Each month throughout 2016, we are proud to feature regular articles from two of the most spiritually aware and keen thinkers in the discipline of theology and film we know – Sr. Nancy Usselmann and Avril Speaks. We have commissioned both of them to write new series considering particular questions pertinent to those of us who are interested in how Christians can contribute positively to the world of cinema. In the third and fourth weeks of each month of this year, we will feature the next article in each of their series. These articles will remain on our website throughout 2016, but at the end of the year, we will remove them and publish a reworked, edited version of their series in a pair of books available thereafter for purchase.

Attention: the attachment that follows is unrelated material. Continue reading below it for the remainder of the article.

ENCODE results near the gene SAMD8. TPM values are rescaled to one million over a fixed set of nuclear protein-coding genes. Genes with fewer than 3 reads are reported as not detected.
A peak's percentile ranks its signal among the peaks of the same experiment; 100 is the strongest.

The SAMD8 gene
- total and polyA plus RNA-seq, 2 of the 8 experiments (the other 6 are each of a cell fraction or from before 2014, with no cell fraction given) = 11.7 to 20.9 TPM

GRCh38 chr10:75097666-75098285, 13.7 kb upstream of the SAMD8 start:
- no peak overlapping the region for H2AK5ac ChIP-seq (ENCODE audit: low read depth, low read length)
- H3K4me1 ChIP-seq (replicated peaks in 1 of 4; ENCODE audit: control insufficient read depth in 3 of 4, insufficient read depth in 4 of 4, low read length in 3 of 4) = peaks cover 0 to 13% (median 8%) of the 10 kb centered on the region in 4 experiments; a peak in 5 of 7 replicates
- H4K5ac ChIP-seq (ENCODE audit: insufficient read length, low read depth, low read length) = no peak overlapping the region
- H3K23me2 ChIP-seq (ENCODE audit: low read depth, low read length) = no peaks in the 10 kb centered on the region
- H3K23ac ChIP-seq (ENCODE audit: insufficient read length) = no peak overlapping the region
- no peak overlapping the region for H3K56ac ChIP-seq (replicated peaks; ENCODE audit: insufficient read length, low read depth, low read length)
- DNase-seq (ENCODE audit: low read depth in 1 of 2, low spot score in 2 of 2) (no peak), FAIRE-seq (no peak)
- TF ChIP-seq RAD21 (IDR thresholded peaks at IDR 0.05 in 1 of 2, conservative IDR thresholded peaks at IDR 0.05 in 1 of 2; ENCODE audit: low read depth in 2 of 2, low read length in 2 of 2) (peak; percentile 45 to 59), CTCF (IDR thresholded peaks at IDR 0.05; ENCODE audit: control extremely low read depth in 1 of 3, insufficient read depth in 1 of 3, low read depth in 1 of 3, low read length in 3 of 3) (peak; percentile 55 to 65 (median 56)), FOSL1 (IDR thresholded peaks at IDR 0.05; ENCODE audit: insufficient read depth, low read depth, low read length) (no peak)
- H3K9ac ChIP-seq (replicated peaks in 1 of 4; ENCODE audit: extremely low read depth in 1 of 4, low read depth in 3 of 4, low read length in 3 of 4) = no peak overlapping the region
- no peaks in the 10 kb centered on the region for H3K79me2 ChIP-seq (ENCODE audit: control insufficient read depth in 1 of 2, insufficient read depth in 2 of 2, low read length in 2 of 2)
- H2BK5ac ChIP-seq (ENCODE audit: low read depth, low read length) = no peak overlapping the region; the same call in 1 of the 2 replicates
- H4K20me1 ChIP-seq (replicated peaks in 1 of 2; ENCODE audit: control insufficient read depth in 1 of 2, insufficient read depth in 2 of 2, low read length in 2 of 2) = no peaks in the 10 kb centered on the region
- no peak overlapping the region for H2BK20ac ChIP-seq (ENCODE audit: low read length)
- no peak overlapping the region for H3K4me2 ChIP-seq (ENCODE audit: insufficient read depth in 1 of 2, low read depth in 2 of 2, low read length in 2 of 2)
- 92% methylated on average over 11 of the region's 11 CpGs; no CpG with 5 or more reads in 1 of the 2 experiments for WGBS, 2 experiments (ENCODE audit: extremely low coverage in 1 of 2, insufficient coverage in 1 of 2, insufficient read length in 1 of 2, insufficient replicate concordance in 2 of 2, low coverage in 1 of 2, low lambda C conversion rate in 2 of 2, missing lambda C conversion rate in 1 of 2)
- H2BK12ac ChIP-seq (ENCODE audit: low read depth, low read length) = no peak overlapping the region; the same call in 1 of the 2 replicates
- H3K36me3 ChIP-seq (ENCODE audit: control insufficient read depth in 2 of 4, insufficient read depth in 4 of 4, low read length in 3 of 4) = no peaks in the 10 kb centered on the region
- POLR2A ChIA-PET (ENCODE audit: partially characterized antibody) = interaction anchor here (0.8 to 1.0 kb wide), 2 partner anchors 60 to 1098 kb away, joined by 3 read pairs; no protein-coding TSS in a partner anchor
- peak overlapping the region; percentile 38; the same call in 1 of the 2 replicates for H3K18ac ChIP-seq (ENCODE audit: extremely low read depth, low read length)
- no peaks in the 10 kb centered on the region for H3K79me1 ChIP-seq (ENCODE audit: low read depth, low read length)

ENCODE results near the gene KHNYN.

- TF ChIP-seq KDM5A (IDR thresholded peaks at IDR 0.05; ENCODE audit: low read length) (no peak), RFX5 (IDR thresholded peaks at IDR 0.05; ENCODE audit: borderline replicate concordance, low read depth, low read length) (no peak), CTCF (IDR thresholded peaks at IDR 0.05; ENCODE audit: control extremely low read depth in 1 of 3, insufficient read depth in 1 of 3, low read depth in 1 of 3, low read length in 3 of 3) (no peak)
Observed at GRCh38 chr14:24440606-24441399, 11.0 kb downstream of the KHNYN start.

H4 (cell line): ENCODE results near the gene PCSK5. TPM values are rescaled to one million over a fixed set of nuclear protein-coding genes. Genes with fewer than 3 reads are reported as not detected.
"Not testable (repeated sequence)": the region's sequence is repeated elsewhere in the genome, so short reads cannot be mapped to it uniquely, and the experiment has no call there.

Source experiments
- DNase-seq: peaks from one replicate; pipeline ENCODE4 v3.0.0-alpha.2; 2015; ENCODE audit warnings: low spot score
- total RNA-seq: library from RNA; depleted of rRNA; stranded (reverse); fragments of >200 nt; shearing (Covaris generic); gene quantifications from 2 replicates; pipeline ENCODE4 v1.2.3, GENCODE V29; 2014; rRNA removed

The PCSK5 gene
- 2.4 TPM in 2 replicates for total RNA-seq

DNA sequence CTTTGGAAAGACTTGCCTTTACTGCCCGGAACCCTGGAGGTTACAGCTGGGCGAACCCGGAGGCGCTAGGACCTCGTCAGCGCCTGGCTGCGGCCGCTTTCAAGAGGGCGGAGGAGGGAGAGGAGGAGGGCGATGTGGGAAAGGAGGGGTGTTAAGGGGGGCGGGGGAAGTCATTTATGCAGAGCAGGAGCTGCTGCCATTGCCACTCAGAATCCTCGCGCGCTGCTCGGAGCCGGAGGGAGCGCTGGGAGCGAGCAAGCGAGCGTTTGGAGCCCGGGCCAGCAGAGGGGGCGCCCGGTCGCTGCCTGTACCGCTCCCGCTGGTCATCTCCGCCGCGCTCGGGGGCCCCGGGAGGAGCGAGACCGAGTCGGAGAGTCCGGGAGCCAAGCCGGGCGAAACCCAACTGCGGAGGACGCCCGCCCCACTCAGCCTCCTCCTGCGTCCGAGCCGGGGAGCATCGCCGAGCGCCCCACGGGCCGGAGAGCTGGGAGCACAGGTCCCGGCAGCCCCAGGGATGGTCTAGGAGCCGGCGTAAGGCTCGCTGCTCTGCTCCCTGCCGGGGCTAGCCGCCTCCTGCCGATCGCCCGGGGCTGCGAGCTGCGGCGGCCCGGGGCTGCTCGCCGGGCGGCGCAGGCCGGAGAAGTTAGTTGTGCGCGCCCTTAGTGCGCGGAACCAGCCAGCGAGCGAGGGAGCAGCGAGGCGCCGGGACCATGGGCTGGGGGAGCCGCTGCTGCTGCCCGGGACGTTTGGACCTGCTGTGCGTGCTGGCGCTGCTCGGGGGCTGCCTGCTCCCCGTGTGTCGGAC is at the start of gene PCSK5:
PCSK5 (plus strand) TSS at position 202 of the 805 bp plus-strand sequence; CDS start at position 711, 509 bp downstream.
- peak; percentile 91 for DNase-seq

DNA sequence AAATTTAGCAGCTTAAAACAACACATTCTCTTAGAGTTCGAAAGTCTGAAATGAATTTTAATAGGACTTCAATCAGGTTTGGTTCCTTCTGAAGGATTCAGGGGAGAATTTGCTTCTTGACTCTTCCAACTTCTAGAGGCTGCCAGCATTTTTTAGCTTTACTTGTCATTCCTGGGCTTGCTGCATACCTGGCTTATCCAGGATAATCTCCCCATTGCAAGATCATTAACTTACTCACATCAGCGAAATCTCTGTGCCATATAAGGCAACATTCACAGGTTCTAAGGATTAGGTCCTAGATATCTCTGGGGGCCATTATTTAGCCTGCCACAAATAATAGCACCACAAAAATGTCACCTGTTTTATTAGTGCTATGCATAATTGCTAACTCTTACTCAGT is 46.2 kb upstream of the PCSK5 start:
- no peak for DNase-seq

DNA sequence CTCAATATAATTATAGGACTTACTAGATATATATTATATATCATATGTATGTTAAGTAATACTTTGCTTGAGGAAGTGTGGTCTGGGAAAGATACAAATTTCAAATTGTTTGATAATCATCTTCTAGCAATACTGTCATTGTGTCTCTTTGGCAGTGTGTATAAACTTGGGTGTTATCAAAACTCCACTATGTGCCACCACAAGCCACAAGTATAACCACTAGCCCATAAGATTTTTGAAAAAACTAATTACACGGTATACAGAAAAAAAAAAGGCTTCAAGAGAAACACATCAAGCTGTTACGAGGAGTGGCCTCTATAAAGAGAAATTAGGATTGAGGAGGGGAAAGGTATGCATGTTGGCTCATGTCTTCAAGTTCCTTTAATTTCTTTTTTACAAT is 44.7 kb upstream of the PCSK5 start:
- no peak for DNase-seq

Avril Z. Speaks is a filmmaker, scholar, and eductaor with over seventeen years experience making films and helping other filmmakers figure out which films to make. As she says in the first article in this series, "while it is good to critique films from a theological perspective, it is equally important that we think about artists who are creating the work," so we're excited to feature Avril's proposal for what filmmakers who are Christians should consider as they decide which stories to devote large portions of the time and talents to. Avril's entire series is archived here. - Editor